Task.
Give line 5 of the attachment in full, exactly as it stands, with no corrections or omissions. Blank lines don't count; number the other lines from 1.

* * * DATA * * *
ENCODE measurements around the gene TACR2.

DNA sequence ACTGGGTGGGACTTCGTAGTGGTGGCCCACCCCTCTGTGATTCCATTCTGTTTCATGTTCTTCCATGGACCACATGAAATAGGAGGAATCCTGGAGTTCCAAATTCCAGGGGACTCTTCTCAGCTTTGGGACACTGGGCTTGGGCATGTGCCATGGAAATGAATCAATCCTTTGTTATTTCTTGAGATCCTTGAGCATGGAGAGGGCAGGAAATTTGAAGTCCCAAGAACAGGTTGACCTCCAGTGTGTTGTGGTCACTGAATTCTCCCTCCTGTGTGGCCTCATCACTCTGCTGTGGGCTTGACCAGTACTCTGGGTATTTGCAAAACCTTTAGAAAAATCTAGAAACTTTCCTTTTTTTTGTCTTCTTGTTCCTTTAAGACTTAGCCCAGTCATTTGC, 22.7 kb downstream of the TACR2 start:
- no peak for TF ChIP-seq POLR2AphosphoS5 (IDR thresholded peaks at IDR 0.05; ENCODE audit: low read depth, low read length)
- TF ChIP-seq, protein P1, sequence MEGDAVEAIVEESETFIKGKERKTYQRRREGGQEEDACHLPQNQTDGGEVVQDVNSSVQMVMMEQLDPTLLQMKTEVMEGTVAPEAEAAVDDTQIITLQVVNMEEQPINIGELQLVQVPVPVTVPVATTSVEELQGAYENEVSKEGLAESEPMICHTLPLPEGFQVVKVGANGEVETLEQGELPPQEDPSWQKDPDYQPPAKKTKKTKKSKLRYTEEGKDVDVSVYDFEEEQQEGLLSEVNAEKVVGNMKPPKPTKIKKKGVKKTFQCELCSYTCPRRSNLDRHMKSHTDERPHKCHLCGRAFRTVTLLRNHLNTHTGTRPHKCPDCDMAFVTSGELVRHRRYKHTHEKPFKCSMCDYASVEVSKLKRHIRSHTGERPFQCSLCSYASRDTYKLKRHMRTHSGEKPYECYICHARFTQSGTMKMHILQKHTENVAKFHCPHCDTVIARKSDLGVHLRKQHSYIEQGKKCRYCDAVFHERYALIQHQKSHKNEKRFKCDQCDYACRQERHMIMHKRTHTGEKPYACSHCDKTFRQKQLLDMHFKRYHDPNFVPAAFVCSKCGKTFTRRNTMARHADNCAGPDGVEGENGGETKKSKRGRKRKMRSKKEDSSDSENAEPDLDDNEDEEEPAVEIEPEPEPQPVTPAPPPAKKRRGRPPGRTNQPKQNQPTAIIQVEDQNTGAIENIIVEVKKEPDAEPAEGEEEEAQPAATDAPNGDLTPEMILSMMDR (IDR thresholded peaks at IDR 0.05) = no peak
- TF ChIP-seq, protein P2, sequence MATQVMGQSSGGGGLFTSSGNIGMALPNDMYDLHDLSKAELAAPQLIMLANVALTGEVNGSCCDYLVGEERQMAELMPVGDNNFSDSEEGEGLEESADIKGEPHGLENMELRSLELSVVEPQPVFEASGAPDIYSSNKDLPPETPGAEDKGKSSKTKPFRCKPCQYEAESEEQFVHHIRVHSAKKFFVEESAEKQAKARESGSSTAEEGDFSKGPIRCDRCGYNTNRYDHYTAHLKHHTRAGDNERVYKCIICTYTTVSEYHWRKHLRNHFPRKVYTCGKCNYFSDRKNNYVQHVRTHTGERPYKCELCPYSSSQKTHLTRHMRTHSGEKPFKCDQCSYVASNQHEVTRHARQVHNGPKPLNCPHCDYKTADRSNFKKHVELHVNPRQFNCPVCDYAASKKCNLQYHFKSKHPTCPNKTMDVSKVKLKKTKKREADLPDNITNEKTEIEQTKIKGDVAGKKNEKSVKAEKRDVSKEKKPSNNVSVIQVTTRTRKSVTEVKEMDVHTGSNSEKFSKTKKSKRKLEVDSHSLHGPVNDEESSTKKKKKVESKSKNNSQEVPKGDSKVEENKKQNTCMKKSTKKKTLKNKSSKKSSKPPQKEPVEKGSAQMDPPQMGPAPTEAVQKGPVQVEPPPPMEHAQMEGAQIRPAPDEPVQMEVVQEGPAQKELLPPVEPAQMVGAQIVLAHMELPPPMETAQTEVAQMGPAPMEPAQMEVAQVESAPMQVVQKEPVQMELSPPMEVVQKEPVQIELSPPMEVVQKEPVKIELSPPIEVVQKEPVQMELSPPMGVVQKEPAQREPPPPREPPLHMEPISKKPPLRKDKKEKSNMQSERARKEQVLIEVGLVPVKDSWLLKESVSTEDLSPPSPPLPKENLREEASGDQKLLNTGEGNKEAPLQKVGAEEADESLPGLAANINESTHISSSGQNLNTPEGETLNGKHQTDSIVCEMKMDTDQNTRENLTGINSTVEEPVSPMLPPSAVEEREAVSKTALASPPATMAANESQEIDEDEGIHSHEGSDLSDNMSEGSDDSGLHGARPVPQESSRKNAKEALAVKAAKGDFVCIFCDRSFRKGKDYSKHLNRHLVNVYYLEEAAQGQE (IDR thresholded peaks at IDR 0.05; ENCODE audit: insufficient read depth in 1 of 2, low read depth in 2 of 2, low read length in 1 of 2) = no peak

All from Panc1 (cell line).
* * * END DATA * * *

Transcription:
- TF ChIP-seq, protein P2, sequence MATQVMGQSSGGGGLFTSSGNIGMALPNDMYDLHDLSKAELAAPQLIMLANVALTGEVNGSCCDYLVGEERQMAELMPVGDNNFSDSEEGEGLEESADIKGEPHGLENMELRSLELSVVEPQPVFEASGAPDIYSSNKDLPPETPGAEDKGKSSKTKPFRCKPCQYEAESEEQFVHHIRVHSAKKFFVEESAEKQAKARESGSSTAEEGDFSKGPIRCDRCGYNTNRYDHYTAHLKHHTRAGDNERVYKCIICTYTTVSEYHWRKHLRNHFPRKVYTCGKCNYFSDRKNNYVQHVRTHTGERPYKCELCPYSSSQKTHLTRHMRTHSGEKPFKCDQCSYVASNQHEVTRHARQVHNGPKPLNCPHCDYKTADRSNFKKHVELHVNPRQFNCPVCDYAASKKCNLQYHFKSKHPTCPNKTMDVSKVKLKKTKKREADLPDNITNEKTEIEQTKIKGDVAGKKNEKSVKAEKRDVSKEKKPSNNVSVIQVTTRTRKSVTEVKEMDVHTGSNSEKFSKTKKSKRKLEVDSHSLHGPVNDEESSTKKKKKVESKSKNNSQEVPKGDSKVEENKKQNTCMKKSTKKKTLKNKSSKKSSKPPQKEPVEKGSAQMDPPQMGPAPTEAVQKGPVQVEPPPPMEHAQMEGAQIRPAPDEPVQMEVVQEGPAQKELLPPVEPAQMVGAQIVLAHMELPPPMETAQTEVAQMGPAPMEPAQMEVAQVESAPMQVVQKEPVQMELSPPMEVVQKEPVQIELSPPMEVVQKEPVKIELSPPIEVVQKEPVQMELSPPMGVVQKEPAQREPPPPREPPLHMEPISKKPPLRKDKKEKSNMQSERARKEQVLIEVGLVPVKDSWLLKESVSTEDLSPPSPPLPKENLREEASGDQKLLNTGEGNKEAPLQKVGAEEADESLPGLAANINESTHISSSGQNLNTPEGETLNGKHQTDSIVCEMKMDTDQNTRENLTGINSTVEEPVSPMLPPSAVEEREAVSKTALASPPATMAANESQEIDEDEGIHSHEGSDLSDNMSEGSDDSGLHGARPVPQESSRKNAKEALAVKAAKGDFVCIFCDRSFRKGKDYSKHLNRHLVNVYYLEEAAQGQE (IDR thresholded peaks at IDR 0.05; ENCODE audit: insufficient read depth in 1 of 2, low read depth in 2 of 2, low read length in 1 of 2) = no peak